Proclamation of 1763


The Proclamation of 1763, issued October 7, 1763, by Great Britain's Board of Trade under King George III, represented an attempt to control settlement and trade on the western frontier of Britain's North American colonies. The Proclamation of 1763 essentially closed the Ohio Valley to settlement by colonists by defining the area west of the Appalachian Mountains as Indian land and declaring that the Indians were under the protection of the king. No settlement or land purchases were to be conducted there without the Crown's approval. The proclamation also defined four new colonies that Great Britain had won from France and Spain in the just-concluded Seven Years' War (1756–1763, known in its American manifestation as the French and Indian War). These colonies were Quebec (which in fact had long been settled), East and West Florida, and the island of Grenada.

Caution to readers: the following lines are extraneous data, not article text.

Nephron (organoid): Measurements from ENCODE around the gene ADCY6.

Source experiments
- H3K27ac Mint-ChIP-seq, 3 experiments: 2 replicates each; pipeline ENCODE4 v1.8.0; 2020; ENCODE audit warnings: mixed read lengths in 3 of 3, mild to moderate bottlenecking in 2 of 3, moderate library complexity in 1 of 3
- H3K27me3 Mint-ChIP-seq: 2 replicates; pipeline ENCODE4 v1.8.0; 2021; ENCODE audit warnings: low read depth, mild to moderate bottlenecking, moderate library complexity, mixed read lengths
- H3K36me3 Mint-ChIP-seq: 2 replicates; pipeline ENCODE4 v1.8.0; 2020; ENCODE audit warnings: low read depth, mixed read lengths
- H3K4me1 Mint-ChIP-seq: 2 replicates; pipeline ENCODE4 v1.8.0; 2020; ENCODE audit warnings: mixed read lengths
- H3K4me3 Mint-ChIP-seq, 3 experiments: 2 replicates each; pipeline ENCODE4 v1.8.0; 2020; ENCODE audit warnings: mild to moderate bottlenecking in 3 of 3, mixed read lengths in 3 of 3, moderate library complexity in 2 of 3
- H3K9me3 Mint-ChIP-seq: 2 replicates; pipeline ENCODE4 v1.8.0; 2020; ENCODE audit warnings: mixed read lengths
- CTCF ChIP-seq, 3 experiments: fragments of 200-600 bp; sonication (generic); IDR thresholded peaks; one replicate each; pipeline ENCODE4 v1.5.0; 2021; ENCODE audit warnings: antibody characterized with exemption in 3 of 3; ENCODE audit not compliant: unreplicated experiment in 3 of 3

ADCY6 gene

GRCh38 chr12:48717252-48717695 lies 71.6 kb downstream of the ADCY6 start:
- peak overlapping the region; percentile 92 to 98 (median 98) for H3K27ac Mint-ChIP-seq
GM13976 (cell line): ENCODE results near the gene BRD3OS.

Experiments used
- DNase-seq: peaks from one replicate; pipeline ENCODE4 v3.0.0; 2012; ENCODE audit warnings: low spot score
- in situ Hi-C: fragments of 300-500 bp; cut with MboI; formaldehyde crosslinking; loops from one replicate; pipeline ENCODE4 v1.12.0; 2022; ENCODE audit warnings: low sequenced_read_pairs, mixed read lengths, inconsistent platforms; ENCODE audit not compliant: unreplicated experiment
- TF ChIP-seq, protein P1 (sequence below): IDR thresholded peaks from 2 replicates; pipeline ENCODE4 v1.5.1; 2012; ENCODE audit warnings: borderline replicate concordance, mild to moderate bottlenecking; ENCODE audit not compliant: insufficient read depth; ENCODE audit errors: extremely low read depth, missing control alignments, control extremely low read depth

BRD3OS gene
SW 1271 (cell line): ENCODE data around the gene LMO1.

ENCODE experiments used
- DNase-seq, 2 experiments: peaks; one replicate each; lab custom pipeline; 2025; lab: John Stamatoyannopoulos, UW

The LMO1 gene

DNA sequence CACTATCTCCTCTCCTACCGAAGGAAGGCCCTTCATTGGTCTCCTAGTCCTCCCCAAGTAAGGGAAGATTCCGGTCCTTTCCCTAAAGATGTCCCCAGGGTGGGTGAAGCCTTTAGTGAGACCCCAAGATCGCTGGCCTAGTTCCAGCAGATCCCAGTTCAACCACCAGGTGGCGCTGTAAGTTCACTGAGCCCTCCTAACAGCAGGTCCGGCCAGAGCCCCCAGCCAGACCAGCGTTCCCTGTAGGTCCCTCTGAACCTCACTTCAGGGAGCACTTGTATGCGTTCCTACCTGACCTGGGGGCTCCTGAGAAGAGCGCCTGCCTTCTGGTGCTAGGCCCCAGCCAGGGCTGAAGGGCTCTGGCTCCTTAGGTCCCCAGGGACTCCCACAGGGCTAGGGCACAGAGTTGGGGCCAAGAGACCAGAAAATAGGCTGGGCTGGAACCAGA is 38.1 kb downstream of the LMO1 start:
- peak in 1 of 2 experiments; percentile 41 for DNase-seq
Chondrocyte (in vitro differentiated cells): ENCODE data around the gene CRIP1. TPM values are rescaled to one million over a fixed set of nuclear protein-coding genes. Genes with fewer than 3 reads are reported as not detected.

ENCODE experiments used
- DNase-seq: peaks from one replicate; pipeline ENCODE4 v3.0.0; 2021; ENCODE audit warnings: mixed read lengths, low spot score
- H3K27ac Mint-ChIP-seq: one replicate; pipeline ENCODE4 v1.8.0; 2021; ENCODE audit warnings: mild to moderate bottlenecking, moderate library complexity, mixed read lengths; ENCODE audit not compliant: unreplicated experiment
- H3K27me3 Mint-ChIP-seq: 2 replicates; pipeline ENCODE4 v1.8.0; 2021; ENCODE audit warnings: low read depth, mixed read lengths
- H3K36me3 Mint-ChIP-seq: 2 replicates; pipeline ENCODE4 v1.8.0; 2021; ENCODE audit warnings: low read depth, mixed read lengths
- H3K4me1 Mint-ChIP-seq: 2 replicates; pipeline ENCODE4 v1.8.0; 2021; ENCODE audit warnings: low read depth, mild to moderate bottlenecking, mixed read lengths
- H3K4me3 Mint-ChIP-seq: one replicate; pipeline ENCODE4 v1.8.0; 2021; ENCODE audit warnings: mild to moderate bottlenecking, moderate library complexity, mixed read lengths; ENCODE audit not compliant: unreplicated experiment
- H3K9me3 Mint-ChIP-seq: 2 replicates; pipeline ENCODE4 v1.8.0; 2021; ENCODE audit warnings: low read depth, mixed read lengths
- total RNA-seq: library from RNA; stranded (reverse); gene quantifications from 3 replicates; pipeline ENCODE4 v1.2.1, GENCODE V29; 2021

The British hoped by this decree to prevent the conflicts between colonists and Indians that had played a part in...

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King George III (Library of Congress)

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